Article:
"We are of the opinion that the total salary of the Lord Chancellor should be increased in order to preserve a marked difference of remuneration consistent with the eminent nature of his office and with his position as the head of the judicial hierarchy of England entrusted with the great responsibility of recommending appointments to judicial office. Moreover, the office of Lord Chancellor, in our opinion, should continue to be an object of ambition to the ablest members of the Bar as the highest position constitutionally open to them as lawyers. The Lord Chancellor's salary therefore should be set at a level acceptable to such leaders of the Bar as have the outstanding qualities and attainments required for discharge of the manifold duties of this great office".

That sounds like something from another age. Indeed, my wife, as a member of the secretariat, felt so at the time.

The first justification mentioned is the special responsibilities of the Lord Chancellor. Frankly, as an explanation or justification, that will not wash. Of course the appointment of judges is a matter of great constitutional importance, but we have to ask whether the responsibilities of the Lord Chancellor are greater than those of the Chancellor of the Exchequer, the Foreign Secretary or the Home Secretary, the three traditional great offices of state. Are the responsibilities of the Lord Chancellor necessarily even greater than those of, for instance, the Secretaries of State for Defence and Health?

As to the need to pay high salaries to obtain suitable candidates for the office, the proof of the pudding is in the eating—or, in this case, the disproof of the pudding. The ministerial Benches include the noble and learned Lords, Lord Williams of Mostyn, Lord Falconer of Thoroton and Lord Goldsmith, and the noble Baroness, Lady Scotland of Asthal—all of them barristers of the highest ability; any of whom would be an admirable choice for the office of Lord Chancellor; and each of whom would be able to earn far more in private practice than they do as a Minister. But each of them has accepted a government post for a salary which is far less than that of the Lord Chancellor.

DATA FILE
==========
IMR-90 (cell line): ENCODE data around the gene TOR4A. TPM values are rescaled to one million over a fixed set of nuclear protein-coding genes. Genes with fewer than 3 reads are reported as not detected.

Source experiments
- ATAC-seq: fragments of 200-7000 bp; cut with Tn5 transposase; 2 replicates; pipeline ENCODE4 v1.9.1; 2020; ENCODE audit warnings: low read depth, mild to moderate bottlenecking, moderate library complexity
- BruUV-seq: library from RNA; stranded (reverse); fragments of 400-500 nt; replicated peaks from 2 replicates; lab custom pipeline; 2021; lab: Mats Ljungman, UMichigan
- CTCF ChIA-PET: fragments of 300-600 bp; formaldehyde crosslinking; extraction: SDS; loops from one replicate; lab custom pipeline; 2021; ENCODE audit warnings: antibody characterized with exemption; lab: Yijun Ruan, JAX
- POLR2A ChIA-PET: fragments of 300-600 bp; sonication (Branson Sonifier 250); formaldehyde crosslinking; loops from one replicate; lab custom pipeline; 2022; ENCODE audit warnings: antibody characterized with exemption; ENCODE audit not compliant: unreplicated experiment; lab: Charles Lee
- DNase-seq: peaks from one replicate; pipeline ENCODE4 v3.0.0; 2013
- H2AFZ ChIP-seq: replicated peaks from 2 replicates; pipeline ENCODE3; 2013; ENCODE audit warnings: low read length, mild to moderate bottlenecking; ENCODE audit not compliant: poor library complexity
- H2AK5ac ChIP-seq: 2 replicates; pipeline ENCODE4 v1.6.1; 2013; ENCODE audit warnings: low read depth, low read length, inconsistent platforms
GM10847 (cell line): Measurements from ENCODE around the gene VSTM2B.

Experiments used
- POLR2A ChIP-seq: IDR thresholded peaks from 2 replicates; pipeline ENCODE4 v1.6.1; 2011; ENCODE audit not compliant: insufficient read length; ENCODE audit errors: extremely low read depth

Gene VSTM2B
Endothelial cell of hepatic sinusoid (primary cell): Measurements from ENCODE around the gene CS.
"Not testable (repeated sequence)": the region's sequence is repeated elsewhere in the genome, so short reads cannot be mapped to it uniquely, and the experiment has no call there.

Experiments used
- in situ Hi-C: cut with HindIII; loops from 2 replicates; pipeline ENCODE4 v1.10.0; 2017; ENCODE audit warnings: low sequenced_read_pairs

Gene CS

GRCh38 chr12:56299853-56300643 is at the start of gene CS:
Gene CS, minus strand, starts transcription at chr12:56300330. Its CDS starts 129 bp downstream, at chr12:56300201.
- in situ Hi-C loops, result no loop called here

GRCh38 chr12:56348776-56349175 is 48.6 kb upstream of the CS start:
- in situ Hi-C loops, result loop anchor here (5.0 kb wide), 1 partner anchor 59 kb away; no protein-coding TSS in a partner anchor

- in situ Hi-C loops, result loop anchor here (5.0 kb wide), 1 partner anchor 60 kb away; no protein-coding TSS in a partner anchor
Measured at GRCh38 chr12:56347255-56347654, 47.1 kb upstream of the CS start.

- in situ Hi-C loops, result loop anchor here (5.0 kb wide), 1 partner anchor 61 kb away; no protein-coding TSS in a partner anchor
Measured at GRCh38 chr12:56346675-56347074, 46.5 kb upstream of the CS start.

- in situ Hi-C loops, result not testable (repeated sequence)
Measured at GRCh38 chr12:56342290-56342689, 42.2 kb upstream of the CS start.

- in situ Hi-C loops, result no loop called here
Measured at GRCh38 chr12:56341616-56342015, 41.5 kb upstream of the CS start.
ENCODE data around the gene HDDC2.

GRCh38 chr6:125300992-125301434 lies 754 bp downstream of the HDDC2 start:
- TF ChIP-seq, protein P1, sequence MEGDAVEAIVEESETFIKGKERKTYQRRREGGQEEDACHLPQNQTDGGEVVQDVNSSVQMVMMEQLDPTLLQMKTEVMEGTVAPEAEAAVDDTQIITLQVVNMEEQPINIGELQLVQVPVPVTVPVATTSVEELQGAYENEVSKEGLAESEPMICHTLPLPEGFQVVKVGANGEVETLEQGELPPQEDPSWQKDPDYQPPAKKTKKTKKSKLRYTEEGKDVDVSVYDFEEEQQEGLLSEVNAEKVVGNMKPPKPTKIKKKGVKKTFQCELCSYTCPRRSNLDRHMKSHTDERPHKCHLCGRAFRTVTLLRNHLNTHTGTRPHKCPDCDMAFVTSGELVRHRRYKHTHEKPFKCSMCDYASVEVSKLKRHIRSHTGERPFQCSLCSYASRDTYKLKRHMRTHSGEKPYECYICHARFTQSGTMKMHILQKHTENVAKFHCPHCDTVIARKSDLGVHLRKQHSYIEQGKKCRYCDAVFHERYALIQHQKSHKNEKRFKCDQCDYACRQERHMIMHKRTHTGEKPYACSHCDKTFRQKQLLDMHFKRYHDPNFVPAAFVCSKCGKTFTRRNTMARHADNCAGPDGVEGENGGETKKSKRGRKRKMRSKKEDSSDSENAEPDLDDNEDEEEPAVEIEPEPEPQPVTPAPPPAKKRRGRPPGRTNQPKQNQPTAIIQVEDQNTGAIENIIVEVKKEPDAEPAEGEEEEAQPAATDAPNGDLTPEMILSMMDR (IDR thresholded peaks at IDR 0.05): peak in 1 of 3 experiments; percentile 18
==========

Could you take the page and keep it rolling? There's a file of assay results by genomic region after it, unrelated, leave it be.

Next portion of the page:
The role of the Lord Chancellor as an active head of the judiciary is now, frankly, fictional. The Lord Chancellor hardly ever sits as a judge. In response to a Written Question of my noble friend Lord Lester of

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Herne Hill, it was disclosed the other day that the noble and learned Lord the Lord Chancellor sat not at all in 2002 and in one case lasting for three days in 2001. Under the European Convention on Human Rights and the Human Rights Act, the Lord Chancellor cannot sit in any case in which the Government have an interest. Many lawyers consider that he should not sit at all.

Of course the Lord Chancellor's role as Speaker of your Lordships' House is now largely nominal. It is, frankly, a waste of the time of a Lord Chancellor. Why should a Lord Chancellor spend half an hour a day, dressed up in fancy dress, listening to questions?

By contrast, the political and administrative role of the Lord Chancellor has increased greatly. The Lord Chancellor's Department is large, with a very large bill, and it will become larger when the staff of the magistrates' courts are absorbed into it. At that point it will have a staff of approximately 25,000 people.

The responsibilities of the Lord Chancellor's Department now go well beyond the traditional ones of the judiciary, the court system and civil law. After the last election, the Lord Chancellor's Department took over from the Home Office responsibility for the Freedom of Information Act and the Data Protection Act. Since then, it has also taken over responsibility for elections. The department has general responsibility for constitutional law. Indeed, apparently it wishes to restyle itself as the "Department for Justice, Rights and the Constitution".